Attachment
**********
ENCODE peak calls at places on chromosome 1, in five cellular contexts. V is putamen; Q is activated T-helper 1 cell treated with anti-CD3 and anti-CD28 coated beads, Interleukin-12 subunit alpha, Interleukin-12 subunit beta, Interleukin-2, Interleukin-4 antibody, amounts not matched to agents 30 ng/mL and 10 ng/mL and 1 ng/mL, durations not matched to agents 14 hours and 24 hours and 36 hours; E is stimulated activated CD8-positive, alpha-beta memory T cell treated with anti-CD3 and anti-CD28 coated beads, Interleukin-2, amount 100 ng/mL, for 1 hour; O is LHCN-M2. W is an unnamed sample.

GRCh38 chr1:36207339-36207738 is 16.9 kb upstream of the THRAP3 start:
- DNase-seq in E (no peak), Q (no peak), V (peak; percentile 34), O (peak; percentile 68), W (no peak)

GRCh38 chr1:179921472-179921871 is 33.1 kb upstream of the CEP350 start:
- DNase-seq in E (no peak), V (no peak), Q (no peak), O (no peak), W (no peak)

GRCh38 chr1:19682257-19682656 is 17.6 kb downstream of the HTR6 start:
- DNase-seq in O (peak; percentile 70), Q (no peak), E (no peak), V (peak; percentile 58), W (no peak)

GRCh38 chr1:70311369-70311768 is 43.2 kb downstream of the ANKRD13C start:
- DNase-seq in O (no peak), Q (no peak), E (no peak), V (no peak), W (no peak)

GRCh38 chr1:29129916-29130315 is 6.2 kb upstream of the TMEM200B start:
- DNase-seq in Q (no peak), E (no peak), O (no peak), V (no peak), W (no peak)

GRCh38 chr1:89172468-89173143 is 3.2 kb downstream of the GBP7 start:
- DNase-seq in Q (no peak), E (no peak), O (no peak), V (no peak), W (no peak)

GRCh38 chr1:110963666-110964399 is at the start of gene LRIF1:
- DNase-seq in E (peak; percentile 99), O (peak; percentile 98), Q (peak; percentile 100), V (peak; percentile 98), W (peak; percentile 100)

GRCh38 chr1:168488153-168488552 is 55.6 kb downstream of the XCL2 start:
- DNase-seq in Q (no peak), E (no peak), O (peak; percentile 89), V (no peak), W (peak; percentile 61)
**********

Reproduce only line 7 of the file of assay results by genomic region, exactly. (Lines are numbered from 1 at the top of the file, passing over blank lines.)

- DNase-seq in O (peak; percentile 70), Q (no peak), E (no peak), V (peak; percentile 58), W (no peak)